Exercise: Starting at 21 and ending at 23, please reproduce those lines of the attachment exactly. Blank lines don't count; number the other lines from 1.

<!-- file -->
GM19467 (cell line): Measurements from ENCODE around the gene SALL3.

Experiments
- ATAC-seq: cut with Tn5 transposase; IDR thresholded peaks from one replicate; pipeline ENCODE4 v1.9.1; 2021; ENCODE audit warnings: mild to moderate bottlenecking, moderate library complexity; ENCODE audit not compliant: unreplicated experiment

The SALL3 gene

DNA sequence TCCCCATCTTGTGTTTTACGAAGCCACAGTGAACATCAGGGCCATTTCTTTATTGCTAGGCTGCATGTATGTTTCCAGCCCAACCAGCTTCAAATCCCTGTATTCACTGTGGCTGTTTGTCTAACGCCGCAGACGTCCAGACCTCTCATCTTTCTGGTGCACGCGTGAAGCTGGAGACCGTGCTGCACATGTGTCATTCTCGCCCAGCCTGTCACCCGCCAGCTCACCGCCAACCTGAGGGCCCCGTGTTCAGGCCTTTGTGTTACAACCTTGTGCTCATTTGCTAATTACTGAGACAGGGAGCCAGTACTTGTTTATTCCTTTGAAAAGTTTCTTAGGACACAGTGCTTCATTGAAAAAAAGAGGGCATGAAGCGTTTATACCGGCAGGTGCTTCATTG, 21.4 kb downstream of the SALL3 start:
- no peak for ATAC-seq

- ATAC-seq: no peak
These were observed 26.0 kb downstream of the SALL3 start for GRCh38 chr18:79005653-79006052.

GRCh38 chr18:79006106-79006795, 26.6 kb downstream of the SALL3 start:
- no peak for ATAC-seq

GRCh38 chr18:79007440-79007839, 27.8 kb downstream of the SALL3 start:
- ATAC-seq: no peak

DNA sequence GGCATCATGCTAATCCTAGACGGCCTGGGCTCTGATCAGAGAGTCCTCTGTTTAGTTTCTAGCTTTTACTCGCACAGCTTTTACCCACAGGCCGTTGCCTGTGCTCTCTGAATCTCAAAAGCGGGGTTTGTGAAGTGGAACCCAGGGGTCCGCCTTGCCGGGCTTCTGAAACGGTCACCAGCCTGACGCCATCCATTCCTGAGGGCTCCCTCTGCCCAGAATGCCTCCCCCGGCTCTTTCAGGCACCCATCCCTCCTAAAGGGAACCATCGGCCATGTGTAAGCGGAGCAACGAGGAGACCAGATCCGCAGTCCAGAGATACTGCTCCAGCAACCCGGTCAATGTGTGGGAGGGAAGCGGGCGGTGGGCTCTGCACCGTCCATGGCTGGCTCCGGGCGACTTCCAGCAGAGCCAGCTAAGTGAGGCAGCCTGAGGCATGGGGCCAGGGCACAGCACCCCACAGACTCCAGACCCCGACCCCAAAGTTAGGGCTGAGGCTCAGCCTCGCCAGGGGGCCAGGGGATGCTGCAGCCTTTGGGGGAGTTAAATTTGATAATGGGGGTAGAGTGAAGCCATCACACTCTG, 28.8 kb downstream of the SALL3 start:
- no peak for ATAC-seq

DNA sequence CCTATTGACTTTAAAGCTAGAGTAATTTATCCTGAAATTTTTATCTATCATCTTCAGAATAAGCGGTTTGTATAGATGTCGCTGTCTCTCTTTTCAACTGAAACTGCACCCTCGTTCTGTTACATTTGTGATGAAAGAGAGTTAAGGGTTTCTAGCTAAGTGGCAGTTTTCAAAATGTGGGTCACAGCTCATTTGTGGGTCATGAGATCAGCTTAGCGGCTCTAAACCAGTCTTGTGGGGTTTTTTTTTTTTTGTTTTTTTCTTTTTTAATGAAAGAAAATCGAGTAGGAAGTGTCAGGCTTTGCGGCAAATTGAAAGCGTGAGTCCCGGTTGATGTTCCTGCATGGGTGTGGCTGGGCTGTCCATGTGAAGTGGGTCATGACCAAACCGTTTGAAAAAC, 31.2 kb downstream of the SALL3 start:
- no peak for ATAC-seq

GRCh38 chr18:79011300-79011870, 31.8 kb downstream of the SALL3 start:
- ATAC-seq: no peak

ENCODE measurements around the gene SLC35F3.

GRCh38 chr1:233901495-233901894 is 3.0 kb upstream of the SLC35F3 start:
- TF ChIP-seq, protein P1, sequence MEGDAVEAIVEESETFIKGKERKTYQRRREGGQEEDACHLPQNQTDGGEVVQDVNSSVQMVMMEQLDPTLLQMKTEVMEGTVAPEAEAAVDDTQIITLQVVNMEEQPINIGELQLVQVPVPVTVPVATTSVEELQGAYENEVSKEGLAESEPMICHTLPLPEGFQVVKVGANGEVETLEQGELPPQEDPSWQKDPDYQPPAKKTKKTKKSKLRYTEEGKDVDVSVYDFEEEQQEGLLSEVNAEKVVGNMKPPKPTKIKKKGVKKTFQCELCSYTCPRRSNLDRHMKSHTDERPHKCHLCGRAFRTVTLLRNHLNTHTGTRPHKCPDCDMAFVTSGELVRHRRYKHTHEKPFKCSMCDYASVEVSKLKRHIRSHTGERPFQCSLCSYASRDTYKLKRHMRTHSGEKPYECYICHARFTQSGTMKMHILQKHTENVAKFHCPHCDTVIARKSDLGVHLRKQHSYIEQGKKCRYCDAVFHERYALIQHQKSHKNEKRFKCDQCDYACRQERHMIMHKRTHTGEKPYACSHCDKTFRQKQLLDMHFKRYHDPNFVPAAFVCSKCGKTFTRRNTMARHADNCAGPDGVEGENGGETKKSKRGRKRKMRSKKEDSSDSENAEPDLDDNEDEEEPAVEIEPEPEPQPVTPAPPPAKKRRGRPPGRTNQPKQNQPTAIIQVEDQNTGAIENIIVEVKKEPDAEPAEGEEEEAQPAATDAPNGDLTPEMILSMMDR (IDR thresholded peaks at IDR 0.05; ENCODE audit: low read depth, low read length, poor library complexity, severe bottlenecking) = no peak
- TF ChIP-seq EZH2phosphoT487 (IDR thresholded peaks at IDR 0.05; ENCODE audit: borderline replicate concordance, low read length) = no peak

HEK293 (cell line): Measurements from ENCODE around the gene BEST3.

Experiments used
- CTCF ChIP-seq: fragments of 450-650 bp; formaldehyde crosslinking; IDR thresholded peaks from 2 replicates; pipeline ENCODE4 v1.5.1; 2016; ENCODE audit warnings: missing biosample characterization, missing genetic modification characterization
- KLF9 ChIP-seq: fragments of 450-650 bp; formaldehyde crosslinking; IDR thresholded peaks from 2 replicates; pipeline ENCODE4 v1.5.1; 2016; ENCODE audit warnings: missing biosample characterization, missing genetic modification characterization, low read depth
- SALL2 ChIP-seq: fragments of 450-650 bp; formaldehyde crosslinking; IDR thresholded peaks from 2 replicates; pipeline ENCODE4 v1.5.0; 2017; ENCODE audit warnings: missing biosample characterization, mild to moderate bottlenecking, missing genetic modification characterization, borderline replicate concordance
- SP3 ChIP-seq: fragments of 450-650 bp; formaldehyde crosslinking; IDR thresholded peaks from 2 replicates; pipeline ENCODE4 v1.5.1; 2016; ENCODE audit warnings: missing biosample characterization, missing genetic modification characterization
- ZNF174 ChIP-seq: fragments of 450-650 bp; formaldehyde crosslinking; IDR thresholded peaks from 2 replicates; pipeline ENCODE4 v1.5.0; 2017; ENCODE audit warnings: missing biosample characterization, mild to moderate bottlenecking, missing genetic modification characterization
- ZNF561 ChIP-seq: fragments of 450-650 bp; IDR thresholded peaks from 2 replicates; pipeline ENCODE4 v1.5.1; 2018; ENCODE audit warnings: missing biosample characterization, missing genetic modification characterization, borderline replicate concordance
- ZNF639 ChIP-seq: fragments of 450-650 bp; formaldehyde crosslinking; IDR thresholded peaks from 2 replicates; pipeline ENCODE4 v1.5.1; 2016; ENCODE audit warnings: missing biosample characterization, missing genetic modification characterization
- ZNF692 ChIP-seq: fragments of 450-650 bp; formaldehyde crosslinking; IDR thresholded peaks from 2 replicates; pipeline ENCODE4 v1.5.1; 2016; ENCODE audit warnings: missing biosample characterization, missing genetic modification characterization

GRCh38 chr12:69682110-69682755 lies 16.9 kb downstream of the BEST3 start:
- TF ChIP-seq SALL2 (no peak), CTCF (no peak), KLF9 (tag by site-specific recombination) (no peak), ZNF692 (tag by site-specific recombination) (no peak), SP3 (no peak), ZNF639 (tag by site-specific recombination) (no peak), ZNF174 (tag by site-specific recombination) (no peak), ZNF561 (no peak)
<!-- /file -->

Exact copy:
- TF ChIP-seq, protein P1, sequence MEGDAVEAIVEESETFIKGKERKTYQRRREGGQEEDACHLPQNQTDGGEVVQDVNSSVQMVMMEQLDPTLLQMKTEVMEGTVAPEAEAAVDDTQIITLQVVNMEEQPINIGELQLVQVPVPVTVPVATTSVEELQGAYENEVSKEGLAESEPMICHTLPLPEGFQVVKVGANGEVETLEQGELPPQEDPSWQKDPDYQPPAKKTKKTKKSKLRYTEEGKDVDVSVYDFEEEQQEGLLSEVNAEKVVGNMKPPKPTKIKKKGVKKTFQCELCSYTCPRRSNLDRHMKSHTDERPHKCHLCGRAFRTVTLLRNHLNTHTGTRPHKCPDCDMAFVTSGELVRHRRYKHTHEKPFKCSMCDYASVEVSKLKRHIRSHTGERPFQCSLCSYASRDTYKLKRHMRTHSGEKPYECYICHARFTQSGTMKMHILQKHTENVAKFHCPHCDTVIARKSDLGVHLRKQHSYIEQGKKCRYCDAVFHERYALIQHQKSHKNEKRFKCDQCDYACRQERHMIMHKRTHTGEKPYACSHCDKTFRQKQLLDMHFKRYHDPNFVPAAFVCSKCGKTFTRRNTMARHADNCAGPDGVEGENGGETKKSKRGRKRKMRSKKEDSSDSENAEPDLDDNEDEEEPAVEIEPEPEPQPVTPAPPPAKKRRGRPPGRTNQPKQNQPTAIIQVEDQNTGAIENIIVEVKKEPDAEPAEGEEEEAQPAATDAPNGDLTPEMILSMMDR (IDR thresholded peaks at IDR 0.05; ENCODE audit: low read depth, low read length, poor library complexity, severe bottlenecking) = no peak
- TF ChIP-seq EZH2phosphoT487 (IDR thresholded peaks at IDR 0.05; ENCODE audit: borderline replicate concordance, low read length) = no peak

HEK293 (cell line): Measurements from ENCODE around the gene BEST3.